Fears were raised this week by South African Broadcasting Corporation that one of the country’s national treasures, Honeybush, is in danger of disappearing.
Honeybush (Cyclopia sp.) is a legume that grows only in the mountains north of South Africa’s Cape of Good Hope. It has become a popular herbal drink because of its sweet flavor and it is often praised for its potential health benefits. There are 23 species of Honeybush; several are used to make an herbal beverage.
Demand for Honeybush has grown significantly with companies like Tazo, Twinings and Stash offering Honeybush blends in their lineup. The challenge is supply.
There is very limited commercial cultivation of Honeybush so supply has relied heavily on wild bushes. The small plantations that currently exist are only able to supply 25% of the need. Honeybush traders travel into the mountains and harvest what is to be sold. Concerns have been raised that improper harvesting has damaged the existing supply. Wildfires, droughts, and overharvesting have now raised serious questions about the plants’ long-term survival. Beginning in the mid-2000s, supply began to drop significantly, just at a time when global demand was increasing. The supply problems pose significant challenges to blending for consistent flavor and appearance and prices have now doubled.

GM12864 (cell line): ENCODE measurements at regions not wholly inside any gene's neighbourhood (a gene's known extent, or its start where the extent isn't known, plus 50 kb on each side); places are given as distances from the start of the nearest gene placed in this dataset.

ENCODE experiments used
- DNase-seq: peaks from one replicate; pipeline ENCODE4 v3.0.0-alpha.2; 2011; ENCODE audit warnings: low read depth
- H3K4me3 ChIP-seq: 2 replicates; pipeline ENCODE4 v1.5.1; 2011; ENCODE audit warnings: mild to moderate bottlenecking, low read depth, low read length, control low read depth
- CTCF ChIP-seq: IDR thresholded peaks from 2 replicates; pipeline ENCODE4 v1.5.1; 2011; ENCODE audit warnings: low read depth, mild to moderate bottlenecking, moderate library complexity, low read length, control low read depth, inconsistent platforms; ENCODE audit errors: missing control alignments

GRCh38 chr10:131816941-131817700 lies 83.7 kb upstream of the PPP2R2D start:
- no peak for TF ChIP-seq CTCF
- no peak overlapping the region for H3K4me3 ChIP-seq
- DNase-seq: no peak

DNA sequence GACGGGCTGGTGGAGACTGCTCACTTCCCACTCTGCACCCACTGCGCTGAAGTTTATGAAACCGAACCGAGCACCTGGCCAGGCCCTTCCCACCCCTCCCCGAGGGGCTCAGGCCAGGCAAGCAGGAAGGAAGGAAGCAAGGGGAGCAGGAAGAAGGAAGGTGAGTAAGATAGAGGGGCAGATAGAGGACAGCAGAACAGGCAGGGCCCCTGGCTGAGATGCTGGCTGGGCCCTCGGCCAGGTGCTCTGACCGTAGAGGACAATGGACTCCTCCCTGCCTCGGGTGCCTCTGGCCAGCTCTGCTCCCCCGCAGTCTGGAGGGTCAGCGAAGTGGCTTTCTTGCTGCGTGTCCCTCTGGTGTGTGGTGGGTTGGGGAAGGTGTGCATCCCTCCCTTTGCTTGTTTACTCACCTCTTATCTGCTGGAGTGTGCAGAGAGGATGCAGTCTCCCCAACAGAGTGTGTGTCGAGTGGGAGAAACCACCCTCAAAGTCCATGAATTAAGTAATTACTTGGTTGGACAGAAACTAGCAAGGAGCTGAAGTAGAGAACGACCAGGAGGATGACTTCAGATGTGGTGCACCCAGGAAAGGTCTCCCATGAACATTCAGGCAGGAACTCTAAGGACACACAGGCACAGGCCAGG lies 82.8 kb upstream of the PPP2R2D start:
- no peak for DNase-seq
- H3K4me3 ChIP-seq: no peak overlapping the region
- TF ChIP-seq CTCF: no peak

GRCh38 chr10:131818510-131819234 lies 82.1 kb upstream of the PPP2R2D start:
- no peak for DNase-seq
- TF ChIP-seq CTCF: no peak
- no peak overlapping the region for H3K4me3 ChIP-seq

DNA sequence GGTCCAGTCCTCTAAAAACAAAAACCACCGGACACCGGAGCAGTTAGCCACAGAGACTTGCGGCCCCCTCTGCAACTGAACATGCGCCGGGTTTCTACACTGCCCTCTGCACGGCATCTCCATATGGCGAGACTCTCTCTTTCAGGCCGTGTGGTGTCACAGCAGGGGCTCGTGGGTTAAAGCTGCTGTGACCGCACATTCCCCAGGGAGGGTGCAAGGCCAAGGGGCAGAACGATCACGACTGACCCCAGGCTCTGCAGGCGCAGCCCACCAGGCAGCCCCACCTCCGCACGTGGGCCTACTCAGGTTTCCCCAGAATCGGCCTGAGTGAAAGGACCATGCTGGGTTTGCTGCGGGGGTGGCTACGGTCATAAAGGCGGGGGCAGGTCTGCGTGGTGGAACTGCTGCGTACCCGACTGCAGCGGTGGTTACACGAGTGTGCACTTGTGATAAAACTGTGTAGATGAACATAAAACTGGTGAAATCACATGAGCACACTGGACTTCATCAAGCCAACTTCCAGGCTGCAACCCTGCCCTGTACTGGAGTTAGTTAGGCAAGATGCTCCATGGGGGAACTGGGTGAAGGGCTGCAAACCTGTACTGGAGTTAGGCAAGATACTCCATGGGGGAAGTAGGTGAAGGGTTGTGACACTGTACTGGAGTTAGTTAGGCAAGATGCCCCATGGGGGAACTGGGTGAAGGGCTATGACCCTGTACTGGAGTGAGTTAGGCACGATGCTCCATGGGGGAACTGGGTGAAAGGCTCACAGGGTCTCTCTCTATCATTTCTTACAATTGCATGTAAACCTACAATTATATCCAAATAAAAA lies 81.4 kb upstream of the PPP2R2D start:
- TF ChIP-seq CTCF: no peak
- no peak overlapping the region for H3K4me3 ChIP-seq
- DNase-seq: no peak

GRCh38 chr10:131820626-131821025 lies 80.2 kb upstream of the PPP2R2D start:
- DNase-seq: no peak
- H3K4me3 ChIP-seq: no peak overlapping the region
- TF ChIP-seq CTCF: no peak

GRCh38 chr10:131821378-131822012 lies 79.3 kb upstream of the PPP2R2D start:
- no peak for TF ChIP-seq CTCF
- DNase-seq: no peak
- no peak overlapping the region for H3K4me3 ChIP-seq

Currently 15% of the Honeybush produced stays in South Africa. The rest is exported, with 85% of those exports going to the United States and Germany. Honeybush producers worry that the plant simply will not survive and work is now being done to establish nurseries and plantations to grow more Honeybush for commercial use.
These supply concerns are coinciding with efforts by the European Union and South Africa to assist one another with protecting geographic trademarks for products including Honeybush.
Neill Coetzee at Cape Town South Africa’s Coetzee & Coetzee (Pty) Ltd. is one such exporter. He identified five species that are commercially utilized. Two are slow growing and mainly wild harvested, he writes.
One species, Cyclopia longifolia, is “a new kid on the block and showing big commercialization prospects,” according to Coetzee. “This tea is very similar to Cyclopia intermedia (the original honeybush) but grows well in cultivation,” writes Coetzee whose firm trades in natural and organic ingredients, medicinal plants, herbal teas, Rooibos and Honeybush.
eastern sides of the Western Cape province) and on the western side of the Eastern Cape province (Joubertina to Kareedouw). There are two Rooibos plantations situated near Honeybush producers but most Rooibos is grown 200 miles away in the Cederberg Mountains near Clanwilliam, considered the heart of Rooibos cultivation.